Japan’s profile as a shooting location in East Asia has been coloured by the perceived high costs and
lack of financial incentives, as well as its reputation as a country where it can be difficult to close off
and control locations in the major cities. However, costs in Japan have remained flat over the past
decade, while some other Asian territories, in particular mainland China, have experienced inflation.

It may not be the cheapest territory to shoot in Asia, but Japan is a clean, efficient, first-world
country with solid infrastructure and is no more expensive than London, Los Angeles or New York.
Furthermore, the Japanese government is working to improve the country’s image as a shooting
location, announcing a pilot programme for a production incentive in May.

However, space limitations are real — houses are small, streets are narrow — and it can be difficult
to close off roads, which means Japan is not geared up to host huge Hollywood productions in their
entirety. But the country has a distinctive look, ranging from neon-soaked cityscapes to ancient
temples and snow-capped mountains, and is slowly gaining the confidence of international
producers.

Two types of productions are touching down in Japan — Hollywood films such as The Wolverine and
Avengers: Endgame that shoot for a few weeks in the country as part of a global schedule — and
independent films and high-end TV series that are set in Japan or need the country’s combination of
ancient and modern.

Recent productions in the latter category include feature film Earthquake Bird, a co-production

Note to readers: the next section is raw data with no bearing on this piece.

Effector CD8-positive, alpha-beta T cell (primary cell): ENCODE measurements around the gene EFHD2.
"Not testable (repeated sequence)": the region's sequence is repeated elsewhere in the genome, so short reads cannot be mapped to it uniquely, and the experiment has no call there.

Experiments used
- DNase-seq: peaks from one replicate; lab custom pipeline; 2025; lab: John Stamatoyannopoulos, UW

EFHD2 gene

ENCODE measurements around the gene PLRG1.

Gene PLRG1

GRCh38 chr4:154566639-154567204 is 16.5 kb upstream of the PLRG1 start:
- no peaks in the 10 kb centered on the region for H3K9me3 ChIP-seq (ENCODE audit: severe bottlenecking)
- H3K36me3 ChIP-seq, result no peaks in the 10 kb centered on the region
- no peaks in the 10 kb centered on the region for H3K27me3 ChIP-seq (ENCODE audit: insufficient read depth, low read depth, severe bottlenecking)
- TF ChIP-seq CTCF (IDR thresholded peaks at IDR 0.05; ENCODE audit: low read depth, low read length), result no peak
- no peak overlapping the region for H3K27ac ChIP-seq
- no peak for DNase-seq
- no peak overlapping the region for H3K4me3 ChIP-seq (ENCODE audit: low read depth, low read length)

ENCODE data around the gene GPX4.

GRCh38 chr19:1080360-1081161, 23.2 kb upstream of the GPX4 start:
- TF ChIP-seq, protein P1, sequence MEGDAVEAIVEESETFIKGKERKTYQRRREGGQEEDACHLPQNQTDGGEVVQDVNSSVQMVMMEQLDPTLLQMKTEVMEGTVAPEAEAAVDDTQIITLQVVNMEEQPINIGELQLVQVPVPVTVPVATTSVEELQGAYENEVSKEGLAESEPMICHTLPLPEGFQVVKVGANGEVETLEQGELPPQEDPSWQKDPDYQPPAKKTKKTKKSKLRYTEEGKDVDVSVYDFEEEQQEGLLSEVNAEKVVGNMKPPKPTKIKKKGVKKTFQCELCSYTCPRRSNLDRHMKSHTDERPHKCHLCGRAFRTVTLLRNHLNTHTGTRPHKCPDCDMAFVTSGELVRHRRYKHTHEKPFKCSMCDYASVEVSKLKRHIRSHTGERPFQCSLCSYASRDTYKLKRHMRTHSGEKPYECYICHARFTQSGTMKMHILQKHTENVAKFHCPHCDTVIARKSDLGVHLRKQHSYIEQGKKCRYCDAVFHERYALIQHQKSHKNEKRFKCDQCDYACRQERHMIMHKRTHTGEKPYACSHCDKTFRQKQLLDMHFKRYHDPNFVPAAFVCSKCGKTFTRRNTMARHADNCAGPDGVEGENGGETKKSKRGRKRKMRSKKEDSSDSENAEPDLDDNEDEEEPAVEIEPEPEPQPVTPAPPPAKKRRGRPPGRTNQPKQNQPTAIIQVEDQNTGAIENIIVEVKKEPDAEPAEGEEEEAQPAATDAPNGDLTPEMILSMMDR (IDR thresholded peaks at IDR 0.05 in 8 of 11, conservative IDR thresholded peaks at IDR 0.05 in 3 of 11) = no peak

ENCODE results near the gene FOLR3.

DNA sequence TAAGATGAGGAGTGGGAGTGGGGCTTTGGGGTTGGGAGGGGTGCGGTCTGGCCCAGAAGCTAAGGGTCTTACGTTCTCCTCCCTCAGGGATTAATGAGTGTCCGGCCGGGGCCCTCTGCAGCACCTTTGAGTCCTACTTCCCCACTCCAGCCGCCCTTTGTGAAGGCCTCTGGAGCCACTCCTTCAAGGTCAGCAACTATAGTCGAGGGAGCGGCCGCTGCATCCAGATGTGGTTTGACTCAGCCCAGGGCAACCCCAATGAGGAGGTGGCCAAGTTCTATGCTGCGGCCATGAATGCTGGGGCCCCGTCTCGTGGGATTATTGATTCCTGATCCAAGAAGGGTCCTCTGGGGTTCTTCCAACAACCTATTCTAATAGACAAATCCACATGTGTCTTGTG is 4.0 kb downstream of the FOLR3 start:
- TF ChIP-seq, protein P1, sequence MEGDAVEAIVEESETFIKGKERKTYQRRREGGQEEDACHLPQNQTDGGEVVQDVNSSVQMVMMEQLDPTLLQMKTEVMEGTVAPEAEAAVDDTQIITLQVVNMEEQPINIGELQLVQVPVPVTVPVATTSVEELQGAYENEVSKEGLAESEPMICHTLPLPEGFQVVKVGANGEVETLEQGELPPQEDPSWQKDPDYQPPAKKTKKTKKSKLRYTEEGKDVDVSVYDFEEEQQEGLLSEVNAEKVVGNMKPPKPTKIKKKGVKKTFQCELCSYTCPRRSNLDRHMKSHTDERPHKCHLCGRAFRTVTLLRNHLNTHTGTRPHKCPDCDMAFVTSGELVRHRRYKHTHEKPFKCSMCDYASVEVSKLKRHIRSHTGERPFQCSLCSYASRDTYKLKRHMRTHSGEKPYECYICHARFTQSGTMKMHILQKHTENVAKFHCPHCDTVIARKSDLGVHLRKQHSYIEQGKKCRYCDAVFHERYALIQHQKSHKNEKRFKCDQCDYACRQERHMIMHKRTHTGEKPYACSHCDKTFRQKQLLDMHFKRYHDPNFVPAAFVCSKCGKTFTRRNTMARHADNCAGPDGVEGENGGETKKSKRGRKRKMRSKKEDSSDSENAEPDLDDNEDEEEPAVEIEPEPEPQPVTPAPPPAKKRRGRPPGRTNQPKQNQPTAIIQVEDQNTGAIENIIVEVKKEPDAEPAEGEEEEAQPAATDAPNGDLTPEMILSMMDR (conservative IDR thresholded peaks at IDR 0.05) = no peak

between Scott Free Productions and Japan’s Twenty First City (TFC), which Netflix has acquired for
worldwide distribution, and cop drama TV series Giri/Haji, a co-production between Netflix and the
BBC. Japan also attracts a steady flow of shoots from other Asian countries, such as John Woo’s
Chinese-language Manhunt, produced by Hong Kong’s Media Asia.

Directed by Wash Westmoreland, Earthquake Bird was entirely filmed in Japan, mostly in Tokyo and
Sado Island. Alicia Vikander stars as a young expat who is suspected of murder after her friend goes
missing in the wake of a love triangle. TFC, the Tokyo-based co-producer of the film, is also one of
Japan’s leading production services companies and worked on Giri/Haji, which filmed in Tokyo and
London.

Japan lends itself to nimble, international productions with a light footprint. About three or four
years ago, some high-end US TV series started coming to Japan. HBO’s Girls and Amazon’s Mozart In
The Jungle, and people started to realise that it’s not that difficult to make it work. At the same time,
Japan has been trying to increase its profile by establishing film commissions and providing local
support to attract filmmakers.

Tokyo-based Japan Film Commission provides access to a network of more than 120 regional and
municipal film commissions spanning the country, from Sapporo Film Commission in the
mountainous north to Okinawa Film Office in the islands of the south. Tokyo Location Box provides
advice on locations and permits on behalf of the Tokyo Metropolitan Government.

Due to its long-established and thriving local film and TV industries, Japan has a wealth of talent, but
still has a shortage of English-speaking crews. With extraordinary talent, especially in terms of
production designers and wardrobe, this helps gives assurance that if your film is set in Japan, you
should bring in as few people as possible, which is inevitably more cost effective. Japan’s main
soundstages are in or around Tokyo and Kyoto, and are mostly operated by local studios such as

Toho, Toei and Shochiku. They are not large by international standards and are usually busy with
local productions.

Japan is an archipelago of thousands of islands, stretching for 3,000 kilometres, although the four
largest islands; Hokkaido, Honshu, Shikoku and Kyushu make up 97% of its land mass. In addition to
around 180 airports, Japan has a vast and efficient road and rail network, including high-speed
‘shinkansen’ bullet trains. From Tokyo, the bullet train takes about two and a half hours to reach
Japan’s third-largest city Osaka and five hours to reach Fukuoka in the south.